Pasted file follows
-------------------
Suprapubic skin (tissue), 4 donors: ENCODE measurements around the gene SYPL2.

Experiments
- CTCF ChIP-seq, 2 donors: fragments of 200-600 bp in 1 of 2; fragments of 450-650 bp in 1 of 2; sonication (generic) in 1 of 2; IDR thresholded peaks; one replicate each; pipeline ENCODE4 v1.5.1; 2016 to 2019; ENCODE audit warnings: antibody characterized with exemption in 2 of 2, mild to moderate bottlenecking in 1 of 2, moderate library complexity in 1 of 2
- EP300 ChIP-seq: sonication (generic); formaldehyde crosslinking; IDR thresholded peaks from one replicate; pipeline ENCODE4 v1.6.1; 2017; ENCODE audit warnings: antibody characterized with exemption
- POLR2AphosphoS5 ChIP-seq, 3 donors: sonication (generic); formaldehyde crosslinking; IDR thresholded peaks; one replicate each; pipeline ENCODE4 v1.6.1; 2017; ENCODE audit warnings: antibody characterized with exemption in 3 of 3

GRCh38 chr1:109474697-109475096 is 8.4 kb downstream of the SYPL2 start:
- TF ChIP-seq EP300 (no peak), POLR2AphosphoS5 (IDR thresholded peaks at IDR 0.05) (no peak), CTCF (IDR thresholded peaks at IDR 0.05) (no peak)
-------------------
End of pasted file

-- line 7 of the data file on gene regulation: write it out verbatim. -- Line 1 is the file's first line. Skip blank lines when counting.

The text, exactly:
- TF ChIP-seq EP300 (no peak), POLR2AphosphoS5 (IDR thresholded peaks at IDR 0.05) (no peak), CTCF (IDR thresholded peaks at IDR 0.05) (no peak)